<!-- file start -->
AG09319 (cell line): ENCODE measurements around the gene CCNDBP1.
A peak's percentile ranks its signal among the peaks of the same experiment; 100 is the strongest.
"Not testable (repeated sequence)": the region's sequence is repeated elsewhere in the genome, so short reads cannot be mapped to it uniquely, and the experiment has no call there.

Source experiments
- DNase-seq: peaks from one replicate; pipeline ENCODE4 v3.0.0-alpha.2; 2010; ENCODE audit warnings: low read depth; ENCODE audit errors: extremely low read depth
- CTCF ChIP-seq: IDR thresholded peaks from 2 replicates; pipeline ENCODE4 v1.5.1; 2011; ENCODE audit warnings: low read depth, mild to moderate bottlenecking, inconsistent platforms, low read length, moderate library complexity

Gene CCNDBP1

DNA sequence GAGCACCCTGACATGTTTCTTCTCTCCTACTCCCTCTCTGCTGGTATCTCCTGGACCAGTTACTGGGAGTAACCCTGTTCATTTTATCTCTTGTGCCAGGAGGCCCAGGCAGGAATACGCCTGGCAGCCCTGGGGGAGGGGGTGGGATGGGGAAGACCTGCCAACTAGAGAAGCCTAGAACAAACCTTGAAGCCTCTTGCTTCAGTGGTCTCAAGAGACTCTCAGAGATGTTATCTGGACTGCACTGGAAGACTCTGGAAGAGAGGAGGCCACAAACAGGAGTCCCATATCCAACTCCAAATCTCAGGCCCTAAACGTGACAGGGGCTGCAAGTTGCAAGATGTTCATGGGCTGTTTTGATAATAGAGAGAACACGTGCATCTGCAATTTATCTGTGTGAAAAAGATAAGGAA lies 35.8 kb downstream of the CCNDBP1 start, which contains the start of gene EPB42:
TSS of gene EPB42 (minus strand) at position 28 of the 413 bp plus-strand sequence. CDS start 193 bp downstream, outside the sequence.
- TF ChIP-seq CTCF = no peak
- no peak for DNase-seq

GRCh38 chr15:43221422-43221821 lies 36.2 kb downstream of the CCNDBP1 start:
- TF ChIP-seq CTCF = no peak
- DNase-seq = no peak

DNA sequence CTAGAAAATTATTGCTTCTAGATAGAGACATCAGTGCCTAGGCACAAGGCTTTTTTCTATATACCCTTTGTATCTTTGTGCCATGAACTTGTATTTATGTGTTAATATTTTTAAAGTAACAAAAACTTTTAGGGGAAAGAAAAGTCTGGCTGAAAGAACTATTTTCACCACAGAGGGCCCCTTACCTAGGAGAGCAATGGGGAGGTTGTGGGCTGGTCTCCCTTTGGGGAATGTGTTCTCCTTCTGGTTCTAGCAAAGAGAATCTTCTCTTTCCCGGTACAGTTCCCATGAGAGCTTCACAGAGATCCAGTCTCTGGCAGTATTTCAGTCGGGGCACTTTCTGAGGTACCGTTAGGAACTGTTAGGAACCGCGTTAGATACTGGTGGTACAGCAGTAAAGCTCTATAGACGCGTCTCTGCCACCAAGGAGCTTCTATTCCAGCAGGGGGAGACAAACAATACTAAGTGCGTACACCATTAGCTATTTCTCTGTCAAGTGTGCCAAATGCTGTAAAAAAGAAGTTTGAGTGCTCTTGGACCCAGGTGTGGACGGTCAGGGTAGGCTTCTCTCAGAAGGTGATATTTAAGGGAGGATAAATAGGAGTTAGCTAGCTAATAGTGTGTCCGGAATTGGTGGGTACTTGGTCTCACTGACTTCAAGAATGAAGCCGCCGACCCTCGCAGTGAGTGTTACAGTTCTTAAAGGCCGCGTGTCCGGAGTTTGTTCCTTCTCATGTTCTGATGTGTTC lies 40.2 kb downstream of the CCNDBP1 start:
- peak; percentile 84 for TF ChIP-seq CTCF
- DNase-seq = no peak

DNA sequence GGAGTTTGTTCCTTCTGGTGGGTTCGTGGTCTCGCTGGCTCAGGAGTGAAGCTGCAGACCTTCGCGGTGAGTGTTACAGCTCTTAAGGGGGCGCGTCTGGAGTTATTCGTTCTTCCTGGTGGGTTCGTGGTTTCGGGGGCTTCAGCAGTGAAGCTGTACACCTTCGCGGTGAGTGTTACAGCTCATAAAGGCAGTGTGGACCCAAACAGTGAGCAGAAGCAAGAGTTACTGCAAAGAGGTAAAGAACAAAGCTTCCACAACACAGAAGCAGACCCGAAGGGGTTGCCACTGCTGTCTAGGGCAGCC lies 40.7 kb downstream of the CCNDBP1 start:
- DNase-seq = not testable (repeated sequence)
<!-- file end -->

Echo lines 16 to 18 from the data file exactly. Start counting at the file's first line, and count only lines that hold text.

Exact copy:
- peak; percentile 84 for TF ChIP-seq CTCF
- DNase-seq = no peak

DNA sequence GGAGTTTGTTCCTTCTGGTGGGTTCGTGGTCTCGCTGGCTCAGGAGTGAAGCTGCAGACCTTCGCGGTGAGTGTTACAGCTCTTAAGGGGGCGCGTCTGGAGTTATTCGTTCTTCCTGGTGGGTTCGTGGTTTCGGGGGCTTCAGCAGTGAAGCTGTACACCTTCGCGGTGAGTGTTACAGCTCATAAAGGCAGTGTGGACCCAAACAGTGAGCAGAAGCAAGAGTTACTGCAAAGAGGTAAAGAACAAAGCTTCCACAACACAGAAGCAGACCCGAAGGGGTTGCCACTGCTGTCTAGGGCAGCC lies 40.7 kb downstream of the CCNDBP1 start: